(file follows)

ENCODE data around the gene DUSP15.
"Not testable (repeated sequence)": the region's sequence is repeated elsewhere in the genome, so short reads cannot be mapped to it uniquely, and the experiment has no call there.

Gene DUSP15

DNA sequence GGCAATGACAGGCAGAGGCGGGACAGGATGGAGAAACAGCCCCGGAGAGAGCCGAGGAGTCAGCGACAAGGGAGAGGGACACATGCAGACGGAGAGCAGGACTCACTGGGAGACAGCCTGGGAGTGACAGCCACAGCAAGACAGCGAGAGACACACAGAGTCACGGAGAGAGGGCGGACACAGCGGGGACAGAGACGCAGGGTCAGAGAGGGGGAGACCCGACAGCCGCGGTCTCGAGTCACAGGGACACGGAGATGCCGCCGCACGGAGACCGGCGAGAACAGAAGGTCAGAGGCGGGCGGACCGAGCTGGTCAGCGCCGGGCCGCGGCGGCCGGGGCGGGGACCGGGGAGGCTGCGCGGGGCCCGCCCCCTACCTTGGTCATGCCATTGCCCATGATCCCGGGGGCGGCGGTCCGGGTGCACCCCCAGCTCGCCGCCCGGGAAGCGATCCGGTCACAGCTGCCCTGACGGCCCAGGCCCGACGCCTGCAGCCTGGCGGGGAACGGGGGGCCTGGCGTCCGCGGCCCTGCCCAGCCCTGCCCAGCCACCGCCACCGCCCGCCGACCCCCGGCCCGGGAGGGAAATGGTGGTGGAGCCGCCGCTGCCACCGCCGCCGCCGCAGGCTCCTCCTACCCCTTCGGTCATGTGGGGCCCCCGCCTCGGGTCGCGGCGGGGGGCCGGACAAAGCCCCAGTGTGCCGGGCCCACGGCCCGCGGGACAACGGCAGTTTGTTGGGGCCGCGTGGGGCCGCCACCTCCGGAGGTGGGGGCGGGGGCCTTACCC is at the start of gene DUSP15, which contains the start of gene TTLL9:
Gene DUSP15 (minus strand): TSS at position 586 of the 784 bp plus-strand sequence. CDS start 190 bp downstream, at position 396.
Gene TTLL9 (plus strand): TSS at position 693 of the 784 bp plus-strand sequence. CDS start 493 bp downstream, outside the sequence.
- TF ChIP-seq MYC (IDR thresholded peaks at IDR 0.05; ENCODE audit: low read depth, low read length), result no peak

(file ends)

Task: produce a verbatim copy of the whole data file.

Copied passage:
ENCODE data around the gene DUSP15.
"Not testable (repeated sequence)": the region's sequence is repeated elsewhere in the genome, so short reads cannot be mapped to it uniquely, and the experiment has no call there.

Gene DUSP15

DNA sequence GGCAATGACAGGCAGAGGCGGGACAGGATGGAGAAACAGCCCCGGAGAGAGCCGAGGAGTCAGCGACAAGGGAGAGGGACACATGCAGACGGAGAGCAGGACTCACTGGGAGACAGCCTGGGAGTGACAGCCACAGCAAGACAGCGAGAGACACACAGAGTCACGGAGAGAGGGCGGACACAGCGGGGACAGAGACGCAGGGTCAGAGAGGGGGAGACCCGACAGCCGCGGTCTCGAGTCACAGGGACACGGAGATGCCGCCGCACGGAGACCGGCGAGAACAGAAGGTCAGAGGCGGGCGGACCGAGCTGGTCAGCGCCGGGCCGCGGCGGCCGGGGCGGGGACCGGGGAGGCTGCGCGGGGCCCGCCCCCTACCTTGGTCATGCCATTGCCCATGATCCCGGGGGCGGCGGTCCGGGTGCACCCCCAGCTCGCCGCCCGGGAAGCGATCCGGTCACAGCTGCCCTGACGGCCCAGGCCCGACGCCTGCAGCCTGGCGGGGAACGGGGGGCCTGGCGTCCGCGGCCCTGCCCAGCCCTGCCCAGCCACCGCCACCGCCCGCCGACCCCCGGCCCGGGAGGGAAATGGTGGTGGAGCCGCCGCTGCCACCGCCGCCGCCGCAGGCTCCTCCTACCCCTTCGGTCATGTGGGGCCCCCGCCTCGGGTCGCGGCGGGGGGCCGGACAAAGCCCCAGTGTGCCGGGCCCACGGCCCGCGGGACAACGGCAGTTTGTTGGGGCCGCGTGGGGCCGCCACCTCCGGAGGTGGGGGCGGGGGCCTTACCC is at the start of gene DUSP15, which contains the start of gene TTLL9:
Gene DUSP15 (minus strand): TSS at position 586 of the 784 bp plus-strand sequence. CDS start 190 bp downstream, at position 396.
Gene TTLL9 (plus strand): TSS at position 693 of the 784 bp plus-strand sequence. CDS start 493 bp downstream, outside the sequence.
- TF ChIP-seq MYC (IDR thresholded peaks at IDR 0.05; ENCODE audit: low read depth, low read length), result no peak